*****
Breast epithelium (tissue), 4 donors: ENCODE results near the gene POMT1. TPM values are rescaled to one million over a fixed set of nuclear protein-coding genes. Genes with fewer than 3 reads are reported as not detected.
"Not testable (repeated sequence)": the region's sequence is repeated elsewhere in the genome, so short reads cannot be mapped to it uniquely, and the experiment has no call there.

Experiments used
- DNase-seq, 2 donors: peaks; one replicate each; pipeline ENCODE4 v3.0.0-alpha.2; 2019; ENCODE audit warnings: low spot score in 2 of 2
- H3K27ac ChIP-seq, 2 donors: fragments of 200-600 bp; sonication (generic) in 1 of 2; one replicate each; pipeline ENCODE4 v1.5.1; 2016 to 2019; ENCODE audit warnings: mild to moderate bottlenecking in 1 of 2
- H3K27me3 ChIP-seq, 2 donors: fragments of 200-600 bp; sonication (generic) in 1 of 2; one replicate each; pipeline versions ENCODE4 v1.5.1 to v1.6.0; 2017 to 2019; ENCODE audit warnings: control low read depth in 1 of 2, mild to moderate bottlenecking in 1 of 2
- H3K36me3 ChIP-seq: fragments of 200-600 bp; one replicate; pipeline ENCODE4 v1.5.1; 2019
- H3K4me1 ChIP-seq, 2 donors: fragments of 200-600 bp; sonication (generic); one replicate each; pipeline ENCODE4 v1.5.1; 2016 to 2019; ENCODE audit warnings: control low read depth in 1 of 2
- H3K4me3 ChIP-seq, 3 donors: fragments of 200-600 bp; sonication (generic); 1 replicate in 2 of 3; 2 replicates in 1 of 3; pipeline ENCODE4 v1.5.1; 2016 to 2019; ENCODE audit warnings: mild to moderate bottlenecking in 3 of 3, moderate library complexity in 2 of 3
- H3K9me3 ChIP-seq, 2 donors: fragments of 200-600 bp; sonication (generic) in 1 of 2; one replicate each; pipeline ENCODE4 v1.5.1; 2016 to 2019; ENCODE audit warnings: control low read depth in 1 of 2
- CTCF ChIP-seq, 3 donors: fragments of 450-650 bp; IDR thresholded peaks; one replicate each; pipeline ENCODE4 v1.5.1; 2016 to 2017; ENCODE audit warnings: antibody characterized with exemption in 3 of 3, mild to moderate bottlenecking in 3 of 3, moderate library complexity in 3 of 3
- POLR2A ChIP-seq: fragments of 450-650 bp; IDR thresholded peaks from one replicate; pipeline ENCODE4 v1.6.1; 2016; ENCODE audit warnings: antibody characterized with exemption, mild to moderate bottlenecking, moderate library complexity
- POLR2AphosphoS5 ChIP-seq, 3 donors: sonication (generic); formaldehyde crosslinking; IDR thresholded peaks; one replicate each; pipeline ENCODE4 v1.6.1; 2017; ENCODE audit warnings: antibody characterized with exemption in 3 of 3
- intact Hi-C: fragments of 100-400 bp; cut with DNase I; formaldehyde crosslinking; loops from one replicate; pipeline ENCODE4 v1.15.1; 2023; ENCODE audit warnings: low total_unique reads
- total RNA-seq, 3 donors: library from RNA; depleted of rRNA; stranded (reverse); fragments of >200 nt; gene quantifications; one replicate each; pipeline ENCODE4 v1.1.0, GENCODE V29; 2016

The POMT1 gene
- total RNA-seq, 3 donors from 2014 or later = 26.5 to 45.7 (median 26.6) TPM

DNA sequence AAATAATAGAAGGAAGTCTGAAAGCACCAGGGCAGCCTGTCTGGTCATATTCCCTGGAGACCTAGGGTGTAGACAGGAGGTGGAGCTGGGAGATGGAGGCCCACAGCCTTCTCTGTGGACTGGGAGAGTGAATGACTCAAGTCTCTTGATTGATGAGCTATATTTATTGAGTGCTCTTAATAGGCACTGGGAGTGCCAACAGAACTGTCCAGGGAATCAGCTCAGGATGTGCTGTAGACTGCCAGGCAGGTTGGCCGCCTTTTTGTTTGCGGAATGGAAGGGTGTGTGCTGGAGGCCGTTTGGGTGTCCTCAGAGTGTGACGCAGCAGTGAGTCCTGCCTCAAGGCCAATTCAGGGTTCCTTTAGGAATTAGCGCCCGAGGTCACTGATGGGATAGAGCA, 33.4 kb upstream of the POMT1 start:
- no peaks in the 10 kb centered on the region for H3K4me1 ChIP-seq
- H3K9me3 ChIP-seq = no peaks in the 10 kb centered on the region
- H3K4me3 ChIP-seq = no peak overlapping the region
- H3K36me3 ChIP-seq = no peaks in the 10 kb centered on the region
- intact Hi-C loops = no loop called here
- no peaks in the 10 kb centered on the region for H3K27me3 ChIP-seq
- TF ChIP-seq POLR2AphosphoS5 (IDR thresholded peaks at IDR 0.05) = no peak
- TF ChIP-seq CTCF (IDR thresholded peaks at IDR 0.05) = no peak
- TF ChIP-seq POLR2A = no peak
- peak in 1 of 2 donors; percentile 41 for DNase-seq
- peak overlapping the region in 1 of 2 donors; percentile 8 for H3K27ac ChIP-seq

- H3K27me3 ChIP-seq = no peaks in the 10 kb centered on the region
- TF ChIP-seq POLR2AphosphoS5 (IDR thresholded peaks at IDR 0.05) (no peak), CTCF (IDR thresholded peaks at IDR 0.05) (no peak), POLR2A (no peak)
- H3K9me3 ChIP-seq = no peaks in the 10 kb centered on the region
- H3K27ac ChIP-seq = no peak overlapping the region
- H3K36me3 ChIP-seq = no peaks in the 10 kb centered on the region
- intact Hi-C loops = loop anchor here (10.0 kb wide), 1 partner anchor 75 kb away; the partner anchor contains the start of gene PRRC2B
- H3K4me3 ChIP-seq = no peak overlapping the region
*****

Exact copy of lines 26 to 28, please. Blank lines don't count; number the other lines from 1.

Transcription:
- TF ChIP-seq CTCF (IDR thresholded peaks at IDR 0.05) = no peak
- TF ChIP-seq POLR2A = no peak
- peak in 1 of 2 donors; percentile 41 for DNase-seq